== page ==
Just finished a rough draft of a review of Bone Crossed by Patricia Briggs – getting closer to caught up on reviews all the time. Or maybe it would feel that way if I hadn’t finished The Hundred Thousand Kingdoms over the weekend and read most of Sea Dragon Heir yesterday, but at least it is a lot easier to review books that have been read more recently. (The Hundred Thousand Kingdoms was excellent – my favorite book I’ve read this year to date and I’m really excited about the next one in the series.) Next up is a book I am looking forward to, A Local Habitation by Seanan McGuire, and the next book I read after that probably depends on how close to caught up I am.

Yesterday I got one review copy in the mail.

Procession of the Dead by Darren Shan

Darren Shan is better known as a writer of YA fiction, particularly the Cirque Du Freak series (the first three books were recently made into the movie Cirque Du Freak: The Vampire’s Assistant). This one is an adult novel coming out on June 4, 2010 although it looks like it has been published before but was not easy to get a hold of in the United States. It is the first book in a series called The City. Since I hadn’t heard of this one before, here’s the blurb on it (I’ll probably start including these anyway for all books including the ones I purchase myself):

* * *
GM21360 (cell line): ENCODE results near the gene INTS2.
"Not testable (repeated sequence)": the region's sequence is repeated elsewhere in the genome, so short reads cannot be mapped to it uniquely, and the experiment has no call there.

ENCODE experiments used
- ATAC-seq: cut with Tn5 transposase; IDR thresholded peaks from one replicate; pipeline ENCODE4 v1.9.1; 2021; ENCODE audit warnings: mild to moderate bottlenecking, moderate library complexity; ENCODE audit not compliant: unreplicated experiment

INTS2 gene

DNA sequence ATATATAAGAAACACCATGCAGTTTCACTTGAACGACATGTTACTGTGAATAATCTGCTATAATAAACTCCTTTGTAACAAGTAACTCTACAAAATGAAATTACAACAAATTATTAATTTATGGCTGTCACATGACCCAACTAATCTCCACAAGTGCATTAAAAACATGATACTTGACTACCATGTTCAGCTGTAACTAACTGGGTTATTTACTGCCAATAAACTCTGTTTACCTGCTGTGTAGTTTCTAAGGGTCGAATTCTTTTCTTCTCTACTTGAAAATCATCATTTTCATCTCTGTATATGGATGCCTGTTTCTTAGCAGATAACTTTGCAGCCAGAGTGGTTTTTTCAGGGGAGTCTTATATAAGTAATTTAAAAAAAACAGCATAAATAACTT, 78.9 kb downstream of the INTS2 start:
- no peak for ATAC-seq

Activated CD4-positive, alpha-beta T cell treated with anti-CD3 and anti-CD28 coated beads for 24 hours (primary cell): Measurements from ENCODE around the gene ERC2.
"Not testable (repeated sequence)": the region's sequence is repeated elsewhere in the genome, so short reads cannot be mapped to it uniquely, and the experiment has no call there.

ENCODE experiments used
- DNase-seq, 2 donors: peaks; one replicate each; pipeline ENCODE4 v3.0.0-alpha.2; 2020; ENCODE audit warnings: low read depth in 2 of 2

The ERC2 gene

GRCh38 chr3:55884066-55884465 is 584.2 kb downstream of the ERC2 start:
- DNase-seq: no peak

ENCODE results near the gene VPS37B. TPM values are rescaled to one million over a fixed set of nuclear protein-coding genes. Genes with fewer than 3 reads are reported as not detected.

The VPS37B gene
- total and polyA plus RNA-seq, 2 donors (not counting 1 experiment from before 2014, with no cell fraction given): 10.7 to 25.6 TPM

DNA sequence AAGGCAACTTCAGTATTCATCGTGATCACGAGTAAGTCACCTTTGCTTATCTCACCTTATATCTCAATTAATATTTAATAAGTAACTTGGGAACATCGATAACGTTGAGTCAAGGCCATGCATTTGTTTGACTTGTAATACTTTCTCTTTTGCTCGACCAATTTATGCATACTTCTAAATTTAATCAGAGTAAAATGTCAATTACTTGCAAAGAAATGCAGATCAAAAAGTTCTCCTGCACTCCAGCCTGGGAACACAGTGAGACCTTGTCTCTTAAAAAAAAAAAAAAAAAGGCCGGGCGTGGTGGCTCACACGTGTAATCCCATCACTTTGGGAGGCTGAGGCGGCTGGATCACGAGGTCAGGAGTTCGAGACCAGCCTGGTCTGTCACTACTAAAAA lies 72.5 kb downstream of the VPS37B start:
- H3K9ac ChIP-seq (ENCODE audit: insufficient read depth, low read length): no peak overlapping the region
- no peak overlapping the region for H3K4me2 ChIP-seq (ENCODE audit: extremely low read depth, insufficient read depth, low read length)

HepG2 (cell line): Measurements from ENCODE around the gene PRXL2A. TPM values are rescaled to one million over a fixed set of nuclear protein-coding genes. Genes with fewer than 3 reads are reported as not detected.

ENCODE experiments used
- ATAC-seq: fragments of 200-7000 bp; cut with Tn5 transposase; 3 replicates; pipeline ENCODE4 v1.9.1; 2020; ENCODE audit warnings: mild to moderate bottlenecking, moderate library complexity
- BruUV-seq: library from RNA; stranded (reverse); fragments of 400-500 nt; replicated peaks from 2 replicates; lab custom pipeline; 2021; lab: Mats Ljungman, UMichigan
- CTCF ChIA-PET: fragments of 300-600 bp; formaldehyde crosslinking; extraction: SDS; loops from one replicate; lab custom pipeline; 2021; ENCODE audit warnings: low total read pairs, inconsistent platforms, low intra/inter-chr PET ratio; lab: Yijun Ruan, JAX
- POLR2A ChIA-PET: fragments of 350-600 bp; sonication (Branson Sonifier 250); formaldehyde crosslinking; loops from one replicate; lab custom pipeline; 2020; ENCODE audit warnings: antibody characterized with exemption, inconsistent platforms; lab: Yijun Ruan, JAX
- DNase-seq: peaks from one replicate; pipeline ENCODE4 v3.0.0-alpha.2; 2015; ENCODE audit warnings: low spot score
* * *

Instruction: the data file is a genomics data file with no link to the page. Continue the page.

What had I done before coming to the city? I couldn’t remember. It sounded crazy but my past was a blank. I could recall every step since alighting from the train, but not a single one before.

Young, quick-witted and cocksure, Capac Raimi arrives in the City determined to make his mark in a world of sweet, sinister sin. He finds the City is a place of exotic dangers: a legendary assassin with snakes tattooed on his face who moves like smoke, blind Incan priests that no one seems to see, a kingpin who plays with puppets, and friends who mysteriously disappear as though they never existed. Then Capac crosses paths with The Cardinal, and his life changes forever.

The Cardinal is the City, and The City is The Cardinal. They are joined at the soul. Nothing moves on the streets, or below them, without the Cardinal’s knowledge. His rule is absolute.

When Capac discovers the extent of The Cardinal’s influence on his own life, he is faced with hard choices and his own soaring ambition. To find his way, Capac must know himself and what he is capable of. But how can you trust yourself when you can’t remember your past?